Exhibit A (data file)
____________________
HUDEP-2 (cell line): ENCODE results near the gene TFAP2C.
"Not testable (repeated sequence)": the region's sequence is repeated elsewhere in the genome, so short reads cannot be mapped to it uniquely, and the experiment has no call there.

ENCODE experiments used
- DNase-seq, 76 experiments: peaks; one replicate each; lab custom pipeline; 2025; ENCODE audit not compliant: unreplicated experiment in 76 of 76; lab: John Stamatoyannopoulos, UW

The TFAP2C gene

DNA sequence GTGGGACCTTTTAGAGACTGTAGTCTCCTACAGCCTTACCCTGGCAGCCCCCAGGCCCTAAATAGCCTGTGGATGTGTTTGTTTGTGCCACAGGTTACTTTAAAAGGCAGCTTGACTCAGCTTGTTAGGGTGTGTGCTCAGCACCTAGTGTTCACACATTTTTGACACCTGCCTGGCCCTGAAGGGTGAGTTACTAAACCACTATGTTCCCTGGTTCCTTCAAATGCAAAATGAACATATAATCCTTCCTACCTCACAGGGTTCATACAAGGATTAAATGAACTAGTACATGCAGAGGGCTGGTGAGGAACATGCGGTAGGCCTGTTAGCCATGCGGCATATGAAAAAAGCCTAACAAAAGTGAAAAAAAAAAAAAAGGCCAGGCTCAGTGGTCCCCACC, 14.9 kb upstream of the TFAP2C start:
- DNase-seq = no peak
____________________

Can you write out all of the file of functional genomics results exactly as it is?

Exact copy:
HUDEP-2 (cell line): ENCODE results near the gene TFAP2C.
"Not testable (repeated sequence)": the region's sequence is repeated elsewhere in the genome, so short reads cannot be mapped to it uniquely, and the experiment has no call there.

ENCODE experiments used
- DNase-seq, 76 experiments: peaks; one replicate each; lab custom pipeline; 2025; ENCODE audit not compliant: unreplicated experiment in 76 of 76; lab: John Stamatoyannopoulos, UW

The TFAP2C gene

DNA sequence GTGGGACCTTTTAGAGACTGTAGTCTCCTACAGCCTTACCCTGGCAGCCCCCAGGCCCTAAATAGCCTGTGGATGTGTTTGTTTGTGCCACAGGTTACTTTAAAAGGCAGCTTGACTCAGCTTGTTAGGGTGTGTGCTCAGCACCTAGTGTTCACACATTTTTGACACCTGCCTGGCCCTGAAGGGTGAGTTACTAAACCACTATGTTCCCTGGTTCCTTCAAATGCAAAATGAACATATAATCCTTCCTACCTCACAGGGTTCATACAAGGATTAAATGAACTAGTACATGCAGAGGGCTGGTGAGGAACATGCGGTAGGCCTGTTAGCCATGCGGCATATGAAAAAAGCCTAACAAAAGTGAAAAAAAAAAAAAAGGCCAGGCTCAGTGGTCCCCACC, 14.9 kb upstream of the TFAP2C start:
- DNase-seq = no peak